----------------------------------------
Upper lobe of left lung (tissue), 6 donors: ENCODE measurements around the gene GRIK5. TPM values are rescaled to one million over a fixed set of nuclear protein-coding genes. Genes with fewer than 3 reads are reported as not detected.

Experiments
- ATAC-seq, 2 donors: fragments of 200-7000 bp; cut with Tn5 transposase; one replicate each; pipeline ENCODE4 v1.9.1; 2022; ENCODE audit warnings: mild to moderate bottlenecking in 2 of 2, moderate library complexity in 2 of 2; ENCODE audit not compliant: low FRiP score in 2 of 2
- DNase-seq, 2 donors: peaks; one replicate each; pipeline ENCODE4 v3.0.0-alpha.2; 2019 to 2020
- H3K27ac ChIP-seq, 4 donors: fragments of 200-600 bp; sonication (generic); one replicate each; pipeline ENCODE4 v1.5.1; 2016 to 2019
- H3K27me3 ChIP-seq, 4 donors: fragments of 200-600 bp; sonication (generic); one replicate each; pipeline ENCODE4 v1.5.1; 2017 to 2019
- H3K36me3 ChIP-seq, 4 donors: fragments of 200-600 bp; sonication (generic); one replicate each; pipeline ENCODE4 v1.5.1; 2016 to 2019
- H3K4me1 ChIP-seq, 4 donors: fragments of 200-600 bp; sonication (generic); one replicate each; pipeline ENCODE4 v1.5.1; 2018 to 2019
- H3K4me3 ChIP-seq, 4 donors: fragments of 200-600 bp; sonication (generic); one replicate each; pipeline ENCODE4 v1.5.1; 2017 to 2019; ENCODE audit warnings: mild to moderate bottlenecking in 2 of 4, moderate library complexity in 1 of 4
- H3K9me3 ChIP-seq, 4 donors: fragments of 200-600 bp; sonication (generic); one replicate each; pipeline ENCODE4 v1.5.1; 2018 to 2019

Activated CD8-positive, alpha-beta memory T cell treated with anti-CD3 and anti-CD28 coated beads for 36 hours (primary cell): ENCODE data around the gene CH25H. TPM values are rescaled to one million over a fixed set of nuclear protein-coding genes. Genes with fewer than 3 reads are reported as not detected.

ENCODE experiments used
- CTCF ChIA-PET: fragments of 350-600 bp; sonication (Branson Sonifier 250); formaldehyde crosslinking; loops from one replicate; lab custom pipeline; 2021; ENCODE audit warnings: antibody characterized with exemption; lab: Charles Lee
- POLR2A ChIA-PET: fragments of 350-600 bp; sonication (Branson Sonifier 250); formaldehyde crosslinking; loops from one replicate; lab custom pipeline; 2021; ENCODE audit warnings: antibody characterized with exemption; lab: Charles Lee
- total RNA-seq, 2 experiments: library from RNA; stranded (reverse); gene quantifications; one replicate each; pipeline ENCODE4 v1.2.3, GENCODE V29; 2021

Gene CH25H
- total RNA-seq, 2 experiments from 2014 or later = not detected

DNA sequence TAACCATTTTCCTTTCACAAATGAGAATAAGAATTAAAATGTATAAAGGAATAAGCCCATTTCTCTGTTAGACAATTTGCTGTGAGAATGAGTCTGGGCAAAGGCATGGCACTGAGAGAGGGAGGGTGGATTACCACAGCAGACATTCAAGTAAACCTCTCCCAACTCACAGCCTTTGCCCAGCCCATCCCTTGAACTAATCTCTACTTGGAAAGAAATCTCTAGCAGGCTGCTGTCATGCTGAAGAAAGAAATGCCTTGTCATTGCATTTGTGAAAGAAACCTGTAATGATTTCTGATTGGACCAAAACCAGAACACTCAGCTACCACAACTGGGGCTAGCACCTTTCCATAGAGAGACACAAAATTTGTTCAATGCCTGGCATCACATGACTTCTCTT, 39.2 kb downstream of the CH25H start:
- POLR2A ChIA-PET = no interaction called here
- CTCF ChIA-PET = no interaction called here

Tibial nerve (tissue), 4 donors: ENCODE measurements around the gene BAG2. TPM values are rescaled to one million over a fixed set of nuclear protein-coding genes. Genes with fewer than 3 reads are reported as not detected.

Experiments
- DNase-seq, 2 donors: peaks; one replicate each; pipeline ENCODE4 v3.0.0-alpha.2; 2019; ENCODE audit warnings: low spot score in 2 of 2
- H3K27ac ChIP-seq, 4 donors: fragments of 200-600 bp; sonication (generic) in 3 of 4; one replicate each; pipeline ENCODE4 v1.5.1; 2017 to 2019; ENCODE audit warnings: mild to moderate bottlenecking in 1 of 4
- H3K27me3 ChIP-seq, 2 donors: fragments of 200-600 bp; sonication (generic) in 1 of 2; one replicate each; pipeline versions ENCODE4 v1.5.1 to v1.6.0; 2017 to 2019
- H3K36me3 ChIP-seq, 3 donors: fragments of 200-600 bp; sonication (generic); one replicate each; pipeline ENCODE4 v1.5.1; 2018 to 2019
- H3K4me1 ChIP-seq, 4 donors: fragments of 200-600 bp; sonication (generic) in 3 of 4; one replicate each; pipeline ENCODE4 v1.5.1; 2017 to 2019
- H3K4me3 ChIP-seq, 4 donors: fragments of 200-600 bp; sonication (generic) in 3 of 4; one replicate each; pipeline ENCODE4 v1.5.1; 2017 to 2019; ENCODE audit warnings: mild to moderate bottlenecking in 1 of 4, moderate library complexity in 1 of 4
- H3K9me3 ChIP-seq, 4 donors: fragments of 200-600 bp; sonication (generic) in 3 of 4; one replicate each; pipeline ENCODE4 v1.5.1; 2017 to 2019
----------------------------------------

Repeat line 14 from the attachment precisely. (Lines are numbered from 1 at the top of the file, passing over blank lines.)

- POLR2A ChIA-PET: fragments of 350-600 bp; sonication (Branson Sonifier 250); formaldehyde crosslinking; loops from one replicate; lab custom pipeline; 2021; ENCODE audit warnings: antibody characterized with exemption; lab: Charles Lee